NUT AND POTATO MAN : ‘Morton and Hayes’ Star Kevin Pollak Finds Sarcasm a Staple of the Road
Comedian-impressionist Kevin Pollak has largely been absent from the comedy-club circuit since taping his “One Night Stand” special on HBO two years ago.
Although he has made eight appearances on “The Tonight Show” since then, Pollak has been busy with his acting career. The man who had a small part in the fantasy-adventure “Willow” (he played a 7-inch brownie) appeared in “Avalon” and “L.A. Story,” and he plays Denzel Washington’s best friend in the suspense thriller “Ricochet,” due out in October.
This summer, Pollak also co-starred as Chick Morton in “Morton and Hayes,” the highly touted series hosted by Rob Reiner about a fictional comedy team of the 1940s. (CBS aired the last of the six episodes last week.)
But Pollak’s back on the road again, polishing material for a new HBO special to be filmed this fall for airing early next year. On Saturday, he’ll be at the Coach House in San Juan Capistrano.
“I found it important to test the material on America rather than a jaded Los Angeles audience and, damn it, I consider the people of the Coach House to be American,” explained Pollak, having broken into redneck cadences.
“But,” he added, “the jaded are invited.”
Pollak said his Coach House show is “all stand-up material and my point of view looking at this world of ours, along with some impressions.”
Pollak says his girlfriend is trying to get him to eat right. “She says that nuts are a meat and protein substitute,” he said, slipping into his macho-man voice: “Well, here’s good news because you know there’s nothing I like more than coming home after a hard day at work, cranking up the barbecue and slapping on a thick, juicy walnut. Hell, I’m a nut and potato man.”
The San Francisco native, who began performing by lip-syncing Bill Cosby routines when he was 10, said his favorite comedians have been those who have their own “true voice.”
And what would Kevin Pollak’s comedic voice be?
“It’s sarcasm, which I’ve gotten from reading Mark Twain,” he said. “The world seems a less painful place to be when looked through the eyes of a sarcastic and cynical fool.”
Pollak’s act, however, is leavened with his celebrity impressions: Everyone from William Shatner, Dudley Moore and Dustin Hoffman to Robert De Niro, Jack Nicholson and Woody Allen.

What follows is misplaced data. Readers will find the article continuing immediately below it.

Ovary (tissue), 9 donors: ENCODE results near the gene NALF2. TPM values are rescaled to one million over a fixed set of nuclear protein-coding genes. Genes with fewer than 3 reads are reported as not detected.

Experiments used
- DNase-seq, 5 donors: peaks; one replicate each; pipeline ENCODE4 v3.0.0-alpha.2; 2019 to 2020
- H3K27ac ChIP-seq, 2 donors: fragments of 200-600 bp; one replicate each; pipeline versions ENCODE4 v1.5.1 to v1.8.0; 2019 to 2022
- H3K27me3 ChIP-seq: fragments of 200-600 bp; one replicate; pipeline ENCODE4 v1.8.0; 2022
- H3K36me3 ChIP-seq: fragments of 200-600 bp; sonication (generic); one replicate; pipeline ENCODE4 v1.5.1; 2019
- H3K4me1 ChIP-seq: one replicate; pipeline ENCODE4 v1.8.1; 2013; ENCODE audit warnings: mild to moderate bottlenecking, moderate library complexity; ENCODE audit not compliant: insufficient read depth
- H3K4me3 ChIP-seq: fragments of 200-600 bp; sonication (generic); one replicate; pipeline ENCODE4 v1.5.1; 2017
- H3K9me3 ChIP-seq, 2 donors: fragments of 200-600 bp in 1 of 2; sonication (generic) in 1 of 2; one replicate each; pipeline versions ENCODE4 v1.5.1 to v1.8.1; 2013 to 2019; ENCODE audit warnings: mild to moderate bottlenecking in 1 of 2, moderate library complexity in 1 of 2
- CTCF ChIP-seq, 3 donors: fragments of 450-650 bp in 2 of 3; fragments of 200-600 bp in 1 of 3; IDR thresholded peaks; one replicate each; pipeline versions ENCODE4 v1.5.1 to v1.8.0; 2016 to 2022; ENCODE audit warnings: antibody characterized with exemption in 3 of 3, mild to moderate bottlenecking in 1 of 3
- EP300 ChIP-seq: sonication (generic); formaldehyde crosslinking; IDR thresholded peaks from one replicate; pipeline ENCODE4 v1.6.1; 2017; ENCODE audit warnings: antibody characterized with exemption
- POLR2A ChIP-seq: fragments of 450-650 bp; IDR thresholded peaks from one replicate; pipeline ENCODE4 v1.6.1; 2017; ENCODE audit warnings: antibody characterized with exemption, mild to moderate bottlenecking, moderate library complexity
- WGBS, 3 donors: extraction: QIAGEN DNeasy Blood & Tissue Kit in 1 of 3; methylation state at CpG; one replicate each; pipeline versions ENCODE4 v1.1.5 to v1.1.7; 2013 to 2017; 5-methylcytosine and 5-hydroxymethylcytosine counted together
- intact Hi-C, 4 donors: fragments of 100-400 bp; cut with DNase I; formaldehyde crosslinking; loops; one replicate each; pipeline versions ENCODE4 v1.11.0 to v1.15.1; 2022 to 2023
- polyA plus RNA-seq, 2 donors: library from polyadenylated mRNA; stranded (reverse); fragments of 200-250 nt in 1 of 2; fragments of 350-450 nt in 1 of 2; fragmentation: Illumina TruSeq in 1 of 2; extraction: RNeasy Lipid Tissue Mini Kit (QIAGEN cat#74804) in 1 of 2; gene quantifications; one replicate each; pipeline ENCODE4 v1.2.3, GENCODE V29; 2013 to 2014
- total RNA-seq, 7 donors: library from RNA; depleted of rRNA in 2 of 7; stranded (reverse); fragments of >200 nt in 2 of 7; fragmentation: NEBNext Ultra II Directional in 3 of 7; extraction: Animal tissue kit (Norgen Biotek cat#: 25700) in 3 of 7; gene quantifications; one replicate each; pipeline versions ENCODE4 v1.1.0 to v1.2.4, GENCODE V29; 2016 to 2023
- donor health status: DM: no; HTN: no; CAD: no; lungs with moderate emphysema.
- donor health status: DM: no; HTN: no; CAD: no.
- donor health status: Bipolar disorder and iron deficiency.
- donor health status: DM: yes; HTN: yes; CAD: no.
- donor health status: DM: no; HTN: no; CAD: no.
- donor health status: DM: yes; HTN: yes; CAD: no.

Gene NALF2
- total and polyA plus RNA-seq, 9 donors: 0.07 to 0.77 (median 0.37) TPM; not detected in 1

He’s also one of the few impressionists who does Albert Brooks, the comedian-actor who played a sweat-drenched TV newsman in the movie “Broadcast News.”
Since virtually “everybody” has his own talk show these days, Pollak will be doing a routine in which Brooks hosts a talk show. The routine is largely improvised, with Pollak bringing up a member of the audience to be interviewed by “Brooks.”
“The basic premise,” said Pollak, “is he’s the sweet-faced, loving talk show host on the air and when they go away to commercial you see the frightened, paranoid, neurotic host fall apart.”
Pollak, who does a dead-on impression of Peter Falk as Columbo (complete with one wandering eye), also has William Shatner down to a T.
He recalls how the “Star Trek” star helped him when he was 16 and applying for “a real job” at Kentucky Fried Chicken.
“I filled out the application and gave it to the assistant manager--you know, Mr. Impressive. He says, ‘I’m not sure you’re KFC material, young man.’ So I hit him with the only weapon I had at the time, which was William Shatner:
“You don’t understand. YOU (pause) don’t understand. Chicken (pause) is my life! Breasts, wings, thighs. (pause) I must deep fry.”
The key to doing Shatner, Pollak explained, is pausing for no apparent reason.
For all the characters, silliness and sarcasm in his act, Pollak said, he also likes to talk about “real issues.”
“I get a little political,” he said. “I mean, when you have a vice president with the attention span of a salad bar and a President whose heart malfunctions and the whole country has one shared fear: President Quayle. . . . I delve into that quite a bit. And it’s not Quayle-bashing. It’s more poking fun at the system that allowed him to be there.”
And, Pollak said, taking on the familiar strains of the President himself, “I like to have fun with George the Bushman. Always an easier target when he vacations in Kennebunkport, the most vacationing President ever.”
Despite his gift for doing voices, Pollak said it’s not enough for him as a performer to do only impressions.
“I need more, and I think so far the audience has agreed,” he said. “I thought Rich Little was a great a technician, but there didn’t seem to be any soul there. So I have to have a little fun, if you know what I mean.”
Pollak had slipped into his Jack Nicholson impression, prompting him to ponder whether Jack, “the new father,” has had his pal Warren Beatty, “the expectant father,” over to learn how to change diapers:
“Step back, Warren, this little kid tends to be a sprayer. . . .”
Who: Kevin Pollak.
When: Saturday, Sept. 7, at 9 p.m.
Where: The Coach House, 33157 Camino Capistrano, San Juan Capistrano.
Whereabouts: San Diego Freeway to the San Juan Creek Road exit. Left onto Camino Capistrano. The Coach House is in the Esplanade Plaza.
Where to call: (714) 496-8930.